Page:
Thinking Boholano public servants

OFF TANGENT - Aven Piramide (The Freeman) - September 19, 2019 - 12:00am

“Nothing is that never was a dream”. So goes a saying that found a dramatic realization recently among a group of public servants who wanted to put their sincere desire to serve their constituencies in the right direction. The members of the Sanggunian Bayan of the local governments units of Balilihan, Catigbian, Clarin, Jagna and San Isidro, in Bohol decided to understand deeper their duties and responsibilities to their people and hone their skills in delivering their service. So, they conceptualized a learning seminar of some kind which was held few days ago under the generic rubric “Local Legislation.” They all wanted to perform better in their job and if only in that positive frame of mind they have achieved more than those who, in our perception, are differently motivated.

I had the privilege of sharing with them productive time. We divided the course into two main schemes and tackling each of them proved to be both so exciting and challenging such that there never occurred a single dull moment. Understanding the fundamentals of writing ordinances, learning the process of passing legislative measures and knowing how to apply the Robert’s Rules of Order constituted the first part of the learning module.

The vice mayors of the LGUs attending the function and who led the discussions are of diverse background. Canalling their thoughts to a common learning paradigm was challenging. For instance, Jagna, Bohol, Vice Mayor Theodore Abrenilla is a practicing medical surgeon. Getting an elective post was not in his radar. He was even a substitute candidate in the middle of the 2019 campaign period. Vice Mayor Rey Allen Piezas, of Clarin, Bohol, is a registered nurse who spent years in the field of marketing. The vice mayor of Catigbian town, Esteban Angilan Jr., is in the mechanical engineering discipline while Balilihan Vice Mayor Adonis Roy Olalo, worked as a seaman before joining politics and the vice mayor of the municipality of San Isidro, Felimon Mantabute, is a businessman.

The councilors participating in the Local Legislation seminar come from different disciplines. There are lawyers and doctors in their midst. Yet, in their professional diversity, I sense an uncanny commonality in their desire of delivering the kind of service their constituencies expect. All of them demonstrated a high degree of enthusiasm to know the substantive nitty-gritty of their work as members of the local legislative branch. Acting with the infectious eagerness of college students finishing their term papers, they searched for statutory and legal basis for their planned actions.  Believe me, I was so moved by their participation that I never felt the impact of having to stand up for hours facilitating.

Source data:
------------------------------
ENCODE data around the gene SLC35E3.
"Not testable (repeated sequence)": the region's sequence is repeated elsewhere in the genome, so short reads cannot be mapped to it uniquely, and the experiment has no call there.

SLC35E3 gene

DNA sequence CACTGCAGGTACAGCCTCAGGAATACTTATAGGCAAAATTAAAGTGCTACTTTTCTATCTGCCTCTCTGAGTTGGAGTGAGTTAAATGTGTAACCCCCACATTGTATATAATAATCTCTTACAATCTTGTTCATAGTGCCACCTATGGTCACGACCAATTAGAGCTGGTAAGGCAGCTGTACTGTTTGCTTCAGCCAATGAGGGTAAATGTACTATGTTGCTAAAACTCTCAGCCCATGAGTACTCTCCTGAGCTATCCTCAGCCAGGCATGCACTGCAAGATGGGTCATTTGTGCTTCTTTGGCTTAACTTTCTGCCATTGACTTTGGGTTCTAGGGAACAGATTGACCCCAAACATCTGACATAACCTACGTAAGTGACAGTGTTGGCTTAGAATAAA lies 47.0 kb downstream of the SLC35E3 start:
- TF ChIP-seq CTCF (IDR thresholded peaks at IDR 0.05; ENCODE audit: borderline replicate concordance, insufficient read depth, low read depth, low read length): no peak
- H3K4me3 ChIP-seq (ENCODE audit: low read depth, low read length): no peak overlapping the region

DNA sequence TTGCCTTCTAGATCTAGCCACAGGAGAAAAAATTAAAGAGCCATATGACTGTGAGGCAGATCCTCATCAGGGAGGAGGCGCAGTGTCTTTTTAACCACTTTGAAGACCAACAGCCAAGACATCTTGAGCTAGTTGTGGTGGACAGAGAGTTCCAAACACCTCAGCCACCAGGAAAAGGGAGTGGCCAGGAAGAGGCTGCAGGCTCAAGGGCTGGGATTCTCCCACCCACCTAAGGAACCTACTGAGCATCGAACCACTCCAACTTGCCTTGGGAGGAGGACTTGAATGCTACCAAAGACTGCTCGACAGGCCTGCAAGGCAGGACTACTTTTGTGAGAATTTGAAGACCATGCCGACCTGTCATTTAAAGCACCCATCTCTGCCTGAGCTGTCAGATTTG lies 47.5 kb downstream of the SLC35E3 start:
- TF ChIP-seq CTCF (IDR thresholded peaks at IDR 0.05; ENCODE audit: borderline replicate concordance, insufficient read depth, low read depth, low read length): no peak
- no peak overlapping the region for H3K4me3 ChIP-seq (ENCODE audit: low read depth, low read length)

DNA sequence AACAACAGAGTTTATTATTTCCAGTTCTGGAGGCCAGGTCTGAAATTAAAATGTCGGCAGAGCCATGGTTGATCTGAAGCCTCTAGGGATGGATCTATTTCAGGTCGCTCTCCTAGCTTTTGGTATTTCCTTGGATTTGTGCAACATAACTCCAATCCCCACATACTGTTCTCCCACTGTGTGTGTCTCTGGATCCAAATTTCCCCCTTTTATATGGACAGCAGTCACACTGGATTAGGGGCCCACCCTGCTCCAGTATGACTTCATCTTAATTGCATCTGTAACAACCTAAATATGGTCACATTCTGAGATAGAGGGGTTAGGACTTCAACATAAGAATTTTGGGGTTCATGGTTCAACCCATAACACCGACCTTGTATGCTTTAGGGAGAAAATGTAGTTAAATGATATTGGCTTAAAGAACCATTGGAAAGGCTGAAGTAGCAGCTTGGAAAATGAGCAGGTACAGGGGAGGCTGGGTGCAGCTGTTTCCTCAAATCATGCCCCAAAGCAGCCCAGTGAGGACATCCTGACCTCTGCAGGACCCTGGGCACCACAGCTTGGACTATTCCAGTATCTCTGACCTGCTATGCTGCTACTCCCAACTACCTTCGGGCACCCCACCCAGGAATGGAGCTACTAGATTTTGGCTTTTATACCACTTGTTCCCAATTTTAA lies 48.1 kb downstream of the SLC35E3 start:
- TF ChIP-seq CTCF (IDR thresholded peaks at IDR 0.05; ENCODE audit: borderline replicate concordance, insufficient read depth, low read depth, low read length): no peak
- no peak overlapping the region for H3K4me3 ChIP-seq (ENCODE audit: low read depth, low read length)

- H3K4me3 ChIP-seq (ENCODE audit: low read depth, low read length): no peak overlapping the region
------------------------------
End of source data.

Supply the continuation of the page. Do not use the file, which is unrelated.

In the second part of the module, two very relevant issues evolved. They were tree planting and “habal-habal.” Floods and ironically, water shortage, are not only Cebu City’s problems. These concerns hound also far-flung Bohol towns. The Boholano local legislators in the forum agreed on the cheapest way of preventing floods. Reforesting the balding mountains is their way to protect their localities from the ravages of inundation. It costs comparatively much lower than digging deep canals. Better still, they committed to go beyond planning as they have decided that among the first things they would do when they go back to their respective jurisdictions is to legislate the planting of trees. They are all aware that trees may take a little time to grow big and robust, but during the seminar, the participating elected officials agreed that the solution was capable of addressing future disastrous flooding and doing it now is their call of the day.

I have read from the local dailies that our City Council is considering regulating the operation of habal-habal. Coincidentally, the Boholano vice mayors and councilors spent a good part of their forum to craft a similar measure. The depth of their understanding of the myriad aspects of this transport problem is profound. They talked about some facets of this blossoming business that though seemingly trivial are in reality sensitive. Their intellectual discussion awed me and I could only smile that the solution they proposed can be described as a collective stroke of thinkers at work. Hooray to them.


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